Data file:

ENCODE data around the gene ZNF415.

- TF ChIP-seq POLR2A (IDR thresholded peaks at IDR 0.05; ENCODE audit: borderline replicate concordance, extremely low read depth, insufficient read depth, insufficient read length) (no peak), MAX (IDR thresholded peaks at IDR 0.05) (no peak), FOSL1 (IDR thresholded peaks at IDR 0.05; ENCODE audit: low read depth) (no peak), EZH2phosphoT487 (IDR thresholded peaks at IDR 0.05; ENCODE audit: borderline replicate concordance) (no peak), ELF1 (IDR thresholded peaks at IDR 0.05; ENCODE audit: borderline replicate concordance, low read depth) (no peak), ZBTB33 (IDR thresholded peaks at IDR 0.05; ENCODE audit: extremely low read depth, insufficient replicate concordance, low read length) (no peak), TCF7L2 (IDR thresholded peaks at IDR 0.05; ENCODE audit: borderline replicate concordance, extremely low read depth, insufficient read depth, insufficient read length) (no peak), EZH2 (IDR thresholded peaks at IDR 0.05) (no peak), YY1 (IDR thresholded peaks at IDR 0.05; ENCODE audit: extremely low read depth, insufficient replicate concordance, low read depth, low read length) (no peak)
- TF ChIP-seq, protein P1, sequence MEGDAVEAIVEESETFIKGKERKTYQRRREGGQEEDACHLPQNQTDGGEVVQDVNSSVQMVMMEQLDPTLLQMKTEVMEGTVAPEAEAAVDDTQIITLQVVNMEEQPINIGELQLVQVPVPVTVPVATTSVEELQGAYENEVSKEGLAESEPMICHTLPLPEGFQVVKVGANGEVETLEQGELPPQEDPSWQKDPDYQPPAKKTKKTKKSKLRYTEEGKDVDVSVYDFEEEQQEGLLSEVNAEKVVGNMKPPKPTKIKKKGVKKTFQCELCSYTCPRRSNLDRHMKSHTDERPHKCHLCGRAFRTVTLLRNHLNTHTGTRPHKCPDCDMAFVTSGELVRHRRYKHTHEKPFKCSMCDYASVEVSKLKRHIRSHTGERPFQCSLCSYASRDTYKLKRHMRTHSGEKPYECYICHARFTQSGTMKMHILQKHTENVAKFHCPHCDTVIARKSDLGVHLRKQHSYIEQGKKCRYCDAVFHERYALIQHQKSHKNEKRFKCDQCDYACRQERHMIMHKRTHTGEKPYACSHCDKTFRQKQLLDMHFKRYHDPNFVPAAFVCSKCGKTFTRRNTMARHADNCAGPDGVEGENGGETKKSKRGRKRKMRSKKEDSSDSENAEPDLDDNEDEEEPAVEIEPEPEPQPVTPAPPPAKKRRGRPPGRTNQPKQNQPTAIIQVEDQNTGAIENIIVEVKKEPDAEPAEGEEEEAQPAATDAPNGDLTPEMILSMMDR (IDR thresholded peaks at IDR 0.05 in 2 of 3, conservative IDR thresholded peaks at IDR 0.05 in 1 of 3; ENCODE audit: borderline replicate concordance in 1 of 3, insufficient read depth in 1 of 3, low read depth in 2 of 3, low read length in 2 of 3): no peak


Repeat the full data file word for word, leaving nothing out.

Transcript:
ENCODE data around the gene ZNF415.

- TF ChIP-seq POLR2A (IDR thresholded peaks at IDR 0.05; ENCODE audit: borderline replicate concordance, extremely low read depth, insufficient read depth, insufficient read length) (no peak), MAX (IDR thresholded peaks at IDR 0.05) (no peak), FOSL1 (IDR thresholded peaks at IDR 0.05; ENCODE audit: low read depth) (no peak), EZH2phosphoT487 (IDR thresholded peaks at IDR 0.05; ENCODE audit: borderline replicate concordance) (no peak), ELF1 (IDR thresholded peaks at IDR 0.05; ENCODE audit: borderline replicate concordance, low read depth) (no peak), ZBTB33 (IDR thresholded peaks at IDR 0.05; ENCODE audit: extremely low read depth, insufficient replicate concordance, low read length) (no peak), TCF7L2 (IDR thresholded peaks at IDR 0.05; ENCODE audit: borderline replicate concordance, extremely low read depth, insufficient read depth, insufficient read length) (no peak), EZH2 (IDR thresholded peaks at IDR 0.05) (no peak), YY1 (IDR thresholded peaks at IDR 0.05; ENCODE audit: extremely low read depth, insufficient replicate concordance, low read depth, low read length) (no peak)
- TF ChIP-seq, protein P1, sequence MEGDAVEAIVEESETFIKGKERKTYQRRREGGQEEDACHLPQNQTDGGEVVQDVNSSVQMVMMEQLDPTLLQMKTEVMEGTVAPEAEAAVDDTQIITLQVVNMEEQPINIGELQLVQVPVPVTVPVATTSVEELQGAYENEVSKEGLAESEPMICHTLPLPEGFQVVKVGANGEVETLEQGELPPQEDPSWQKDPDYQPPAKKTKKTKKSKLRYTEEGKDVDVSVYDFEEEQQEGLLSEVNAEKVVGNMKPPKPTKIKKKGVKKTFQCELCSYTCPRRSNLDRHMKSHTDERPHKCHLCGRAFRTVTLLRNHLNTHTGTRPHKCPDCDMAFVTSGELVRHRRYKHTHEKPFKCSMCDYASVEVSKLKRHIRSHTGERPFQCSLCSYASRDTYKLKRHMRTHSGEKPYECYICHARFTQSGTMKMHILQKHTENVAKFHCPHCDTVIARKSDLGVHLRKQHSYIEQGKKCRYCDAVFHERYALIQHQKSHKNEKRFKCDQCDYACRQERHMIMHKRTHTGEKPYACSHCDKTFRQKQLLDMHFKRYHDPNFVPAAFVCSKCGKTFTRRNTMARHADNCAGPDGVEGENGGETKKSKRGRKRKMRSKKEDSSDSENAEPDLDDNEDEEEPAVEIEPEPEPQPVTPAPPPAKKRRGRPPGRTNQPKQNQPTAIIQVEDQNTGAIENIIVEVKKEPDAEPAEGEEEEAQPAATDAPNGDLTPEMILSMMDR (IDR thresholded peaks at IDR 0.05 in 2 of 3, conservative IDR thresholded peaks at IDR 0.05 in 1 of 3; ENCODE audit: borderline replicate concordance in 1 of 3, insufficient read depth in 1 of 3, low read depth in 2 of 3, low read length in 2 of 3): no peak